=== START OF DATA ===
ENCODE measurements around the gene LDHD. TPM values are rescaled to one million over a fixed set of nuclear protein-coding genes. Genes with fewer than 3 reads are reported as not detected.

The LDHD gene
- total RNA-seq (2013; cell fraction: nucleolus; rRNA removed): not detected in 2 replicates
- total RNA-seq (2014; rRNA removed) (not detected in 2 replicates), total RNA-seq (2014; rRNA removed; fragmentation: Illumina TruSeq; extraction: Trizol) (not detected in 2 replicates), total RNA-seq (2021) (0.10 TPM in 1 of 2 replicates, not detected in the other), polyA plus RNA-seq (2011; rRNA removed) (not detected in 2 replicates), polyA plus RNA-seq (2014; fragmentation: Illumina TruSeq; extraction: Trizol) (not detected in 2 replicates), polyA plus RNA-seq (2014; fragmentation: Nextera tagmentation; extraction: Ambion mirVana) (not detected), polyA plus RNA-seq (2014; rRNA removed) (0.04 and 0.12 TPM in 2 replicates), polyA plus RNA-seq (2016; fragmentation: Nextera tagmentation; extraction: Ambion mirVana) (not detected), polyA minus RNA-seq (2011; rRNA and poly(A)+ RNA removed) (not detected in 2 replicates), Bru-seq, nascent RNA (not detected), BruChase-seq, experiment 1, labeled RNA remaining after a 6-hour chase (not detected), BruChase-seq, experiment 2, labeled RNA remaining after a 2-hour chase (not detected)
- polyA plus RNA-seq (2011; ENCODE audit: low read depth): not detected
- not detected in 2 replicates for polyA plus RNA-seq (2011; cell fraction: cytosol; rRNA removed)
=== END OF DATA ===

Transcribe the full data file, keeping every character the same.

ENCODE measurements around the gene LDHD. TPM values are rescaled to one million over a fixed set of nuclear protein-coding genes. Genes with fewer than 3 reads are reported as not detected.

The LDHD gene
- total RNA-seq (2013; cell fraction: nucleolus; rRNA removed): not detected in 2 replicates
- total RNA-seq (2014; rRNA removed) (not detected in 2 replicates), total RNA-seq (2014; rRNA removed; fragmentation: Illumina TruSeq; extraction: Trizol) (not detected in 2 replicates), total RNA-seq (2021) (0.10 TPM in 1 of 2 replicates, not detected in the other), polyA plus RNA-seq (2011; rRNA removed) (not detected in 2 replicates), polyA plus RNA-seq (2014; fragmentation: Illumina TruSeq; extraction: Trizol) (not detected in 2 replicates), polyA plus RNA-seq (2014; fragmentation: Nextera tagmentation; extraction: Ambion mirVana) (not detected), polyA plus RNA-seq (2014; rRNA removed) (0.04 and 0.12 TPM in 2 replicates), polyA plus RNA-seq (2016; fragmentation: Nextera tagmentation; extraction: Ambion mirVana) (not detected), polyA minus RNA-seq (2011; rRNA and poly(A)+ RNA removed) (not detected in 2 replicates), Bru-seq, nascent RNA (not detected), BruChase-seq, experiment 1, labeled RNA remaining after a 6-hour chase (not detected), BruChase-seq, experiment 2, labeled RNA remaining after a 2-hour chase (not detected)
- polyA plus RNA-seq (2011; ENCODE audit: low read depth): not detected
- not detected in 2 replicates for polyA plus RNA-seq (2011; cell fraction: cytosol; rRNA removed)